The term “pop punk” is thrown around quite a lot nowadays, usually assigned to bands such as All Time Low, Paramore and Fall Out Boy and is successful for presenting punk rock with a whole new twist on it. Even though now nearly any new bands nowadays can be classified as being pop punk, one pop punk that have been around since the start and celebrated their 21st anniversary on Friday are blink 182.
Now blink-182 aren’t unheard of as they’ve had success both commercially and critically, being well known for the energy and charisma that thrives in their albums as well as their live performances. Greatest Hits was released during the hiatus of blink-182, a hiatus many fans and critics thought would never end and who could blame them. Tom DeLonge was already having mild success with his band Angels and Airwaves and Mark Hoppus was also working on various musical projects such as +44 with fellow bandmate Travis Barker who, in my opinion, is one of the most talented drummers in music right now, expanding his talents to different genres outside of the genre he had conquered with blink-182. Enough with the reminiscing now, with blink-182 back with an altered style which is fresh and still as great as ever, it’s time to look back at their greatest hits. I couldn’t have picked a better track list if I’m being honest, as the selection on this album contains tracks from the early days with Scott Raynor on albums such as Buddha and obviously ones from Enema Of The State where he was replaced with Barker and blink began to experience major commercial success. Of course there is the obvious choices such as All The Small Things that’ll have you chanting “nananananananananana” over and over again and Carousel that lets you reminisce on the early days of blink and back on a younger Tom DeLonge’s odd vocals. As well as that, there’s also the dark Adam’s Song which is chilling even now and Stay Together For The Kids, two songs that show that blink weren’t only about dick and mum jokes but about the hard times of adolescence and life itself. I Miss You and First Date are both good choices as they show another well known problem of adolescence, romance. The latter represents more of the awkward guy’s version of a date with the paranoia of screwing it up and so makes it a very relatable song with a very cheesy, romantic chorus.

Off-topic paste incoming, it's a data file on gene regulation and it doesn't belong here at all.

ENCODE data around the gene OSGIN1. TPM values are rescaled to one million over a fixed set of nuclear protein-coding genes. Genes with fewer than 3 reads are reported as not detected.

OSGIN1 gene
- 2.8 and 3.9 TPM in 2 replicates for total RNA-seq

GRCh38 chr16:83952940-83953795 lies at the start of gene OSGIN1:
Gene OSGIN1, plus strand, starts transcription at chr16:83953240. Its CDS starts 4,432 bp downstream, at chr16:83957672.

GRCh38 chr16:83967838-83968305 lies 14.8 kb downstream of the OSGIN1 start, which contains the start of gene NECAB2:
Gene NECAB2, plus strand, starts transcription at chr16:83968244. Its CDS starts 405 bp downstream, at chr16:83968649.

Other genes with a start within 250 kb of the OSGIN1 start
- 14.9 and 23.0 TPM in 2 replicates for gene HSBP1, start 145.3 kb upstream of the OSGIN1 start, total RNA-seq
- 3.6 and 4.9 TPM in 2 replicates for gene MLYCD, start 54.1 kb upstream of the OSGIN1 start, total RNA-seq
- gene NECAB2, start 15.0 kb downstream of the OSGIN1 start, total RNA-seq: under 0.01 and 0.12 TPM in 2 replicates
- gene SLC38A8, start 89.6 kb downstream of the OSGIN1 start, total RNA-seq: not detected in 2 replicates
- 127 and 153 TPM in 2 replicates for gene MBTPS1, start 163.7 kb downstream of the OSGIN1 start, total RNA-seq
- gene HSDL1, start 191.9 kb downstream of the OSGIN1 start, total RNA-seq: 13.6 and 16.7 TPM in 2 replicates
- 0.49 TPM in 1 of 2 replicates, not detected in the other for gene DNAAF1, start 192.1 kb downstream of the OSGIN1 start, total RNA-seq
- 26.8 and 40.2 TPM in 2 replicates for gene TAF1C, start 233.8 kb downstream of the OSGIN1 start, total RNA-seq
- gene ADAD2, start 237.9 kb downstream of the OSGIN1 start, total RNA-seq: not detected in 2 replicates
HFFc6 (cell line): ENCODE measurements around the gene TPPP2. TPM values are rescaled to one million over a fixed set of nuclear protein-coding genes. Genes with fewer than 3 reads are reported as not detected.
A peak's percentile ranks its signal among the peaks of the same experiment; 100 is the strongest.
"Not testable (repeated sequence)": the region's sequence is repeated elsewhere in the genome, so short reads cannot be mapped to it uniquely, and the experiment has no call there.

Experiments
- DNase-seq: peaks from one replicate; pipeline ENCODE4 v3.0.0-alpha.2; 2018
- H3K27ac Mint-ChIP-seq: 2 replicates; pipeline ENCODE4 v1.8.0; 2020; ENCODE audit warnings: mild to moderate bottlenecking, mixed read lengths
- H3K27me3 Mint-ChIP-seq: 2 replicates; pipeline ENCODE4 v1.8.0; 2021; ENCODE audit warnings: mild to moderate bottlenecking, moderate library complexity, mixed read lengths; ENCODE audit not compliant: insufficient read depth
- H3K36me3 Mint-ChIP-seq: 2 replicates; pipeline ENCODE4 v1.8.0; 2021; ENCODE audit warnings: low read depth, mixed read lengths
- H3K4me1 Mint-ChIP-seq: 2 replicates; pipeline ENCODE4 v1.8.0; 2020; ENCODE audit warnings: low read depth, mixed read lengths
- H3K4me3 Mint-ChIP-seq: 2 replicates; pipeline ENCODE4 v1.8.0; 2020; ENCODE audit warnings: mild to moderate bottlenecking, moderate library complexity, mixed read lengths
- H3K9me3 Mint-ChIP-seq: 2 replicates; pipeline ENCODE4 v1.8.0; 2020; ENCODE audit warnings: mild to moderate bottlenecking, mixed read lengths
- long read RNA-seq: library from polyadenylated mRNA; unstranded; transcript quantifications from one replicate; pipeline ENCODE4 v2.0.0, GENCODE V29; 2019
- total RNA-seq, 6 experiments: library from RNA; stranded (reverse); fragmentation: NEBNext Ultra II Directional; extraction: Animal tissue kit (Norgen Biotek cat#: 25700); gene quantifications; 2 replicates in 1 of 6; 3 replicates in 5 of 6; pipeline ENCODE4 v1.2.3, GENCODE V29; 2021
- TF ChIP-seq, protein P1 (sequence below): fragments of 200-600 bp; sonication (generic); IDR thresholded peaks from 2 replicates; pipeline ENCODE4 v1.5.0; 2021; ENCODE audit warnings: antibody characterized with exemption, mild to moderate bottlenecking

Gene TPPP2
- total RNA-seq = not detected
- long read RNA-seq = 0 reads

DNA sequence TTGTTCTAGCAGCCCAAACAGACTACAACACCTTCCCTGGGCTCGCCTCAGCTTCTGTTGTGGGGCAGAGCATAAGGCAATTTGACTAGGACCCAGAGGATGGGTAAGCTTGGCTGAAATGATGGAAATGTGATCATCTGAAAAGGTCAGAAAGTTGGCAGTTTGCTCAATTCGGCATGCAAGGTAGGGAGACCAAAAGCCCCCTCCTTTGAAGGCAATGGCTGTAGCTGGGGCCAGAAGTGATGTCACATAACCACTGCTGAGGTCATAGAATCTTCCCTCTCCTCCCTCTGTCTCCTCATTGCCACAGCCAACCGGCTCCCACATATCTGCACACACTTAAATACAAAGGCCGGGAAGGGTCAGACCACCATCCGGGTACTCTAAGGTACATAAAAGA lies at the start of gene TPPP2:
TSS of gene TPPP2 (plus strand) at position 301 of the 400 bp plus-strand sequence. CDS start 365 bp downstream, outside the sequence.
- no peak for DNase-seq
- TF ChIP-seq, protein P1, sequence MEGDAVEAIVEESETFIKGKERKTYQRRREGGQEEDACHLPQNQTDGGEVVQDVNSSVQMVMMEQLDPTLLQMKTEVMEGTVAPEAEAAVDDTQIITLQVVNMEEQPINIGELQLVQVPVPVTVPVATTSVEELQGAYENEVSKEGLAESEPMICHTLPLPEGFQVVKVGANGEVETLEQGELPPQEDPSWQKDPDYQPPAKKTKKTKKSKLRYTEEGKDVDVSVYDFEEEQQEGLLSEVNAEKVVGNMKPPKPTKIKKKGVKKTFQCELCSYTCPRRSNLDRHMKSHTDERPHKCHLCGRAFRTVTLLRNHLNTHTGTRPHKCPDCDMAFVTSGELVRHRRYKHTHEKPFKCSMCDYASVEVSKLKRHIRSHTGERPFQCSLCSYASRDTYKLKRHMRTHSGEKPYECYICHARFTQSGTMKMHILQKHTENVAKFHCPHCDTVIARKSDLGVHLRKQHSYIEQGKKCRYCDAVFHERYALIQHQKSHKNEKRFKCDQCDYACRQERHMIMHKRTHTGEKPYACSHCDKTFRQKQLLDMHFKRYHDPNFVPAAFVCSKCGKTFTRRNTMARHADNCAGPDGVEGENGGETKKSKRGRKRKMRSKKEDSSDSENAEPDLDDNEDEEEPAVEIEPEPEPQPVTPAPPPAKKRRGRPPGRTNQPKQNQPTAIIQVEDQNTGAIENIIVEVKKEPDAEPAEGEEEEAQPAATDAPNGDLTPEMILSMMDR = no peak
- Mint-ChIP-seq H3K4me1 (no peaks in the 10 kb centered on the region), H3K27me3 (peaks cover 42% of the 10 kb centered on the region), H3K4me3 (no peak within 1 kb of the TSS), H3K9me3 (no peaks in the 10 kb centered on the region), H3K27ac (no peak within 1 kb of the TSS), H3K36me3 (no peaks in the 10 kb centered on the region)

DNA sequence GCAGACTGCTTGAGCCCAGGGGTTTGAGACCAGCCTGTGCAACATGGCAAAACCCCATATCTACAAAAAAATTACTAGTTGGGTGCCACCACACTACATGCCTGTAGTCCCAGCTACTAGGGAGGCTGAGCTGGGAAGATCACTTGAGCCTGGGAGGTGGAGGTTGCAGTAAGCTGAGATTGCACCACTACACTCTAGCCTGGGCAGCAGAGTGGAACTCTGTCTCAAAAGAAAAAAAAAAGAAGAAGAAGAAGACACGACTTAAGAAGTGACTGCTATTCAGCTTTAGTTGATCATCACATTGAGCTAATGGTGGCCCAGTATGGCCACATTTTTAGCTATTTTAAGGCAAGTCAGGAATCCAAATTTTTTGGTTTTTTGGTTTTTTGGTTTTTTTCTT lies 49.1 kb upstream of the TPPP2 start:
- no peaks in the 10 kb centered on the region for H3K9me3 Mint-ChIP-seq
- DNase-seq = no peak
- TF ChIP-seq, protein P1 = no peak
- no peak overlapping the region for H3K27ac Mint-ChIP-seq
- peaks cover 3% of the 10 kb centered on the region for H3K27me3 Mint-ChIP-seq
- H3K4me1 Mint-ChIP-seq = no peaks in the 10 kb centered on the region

Negatives? The only problem I have with this album is the absence of certain tracks that shows the humorous side of blink which would make for a slightly better compilation album but the tracks that are on the episode can’t be argued with. After listening to it more than I’m glad to admit, I still have no issues with any of the tracks on this album.
At the end of the day, blink-182 will be many things to many people, not all of these things positive as is the case with every band. Ignoring that fact though, every fan of the punk genre, no matter what their preference is should listen to this album. For fans of the pop punk genre, it’s a must buy as it not only shows why blink-182 are successful but how the genre as a whole was born. Plug in your headphones, turn up the volume, play and enjoy.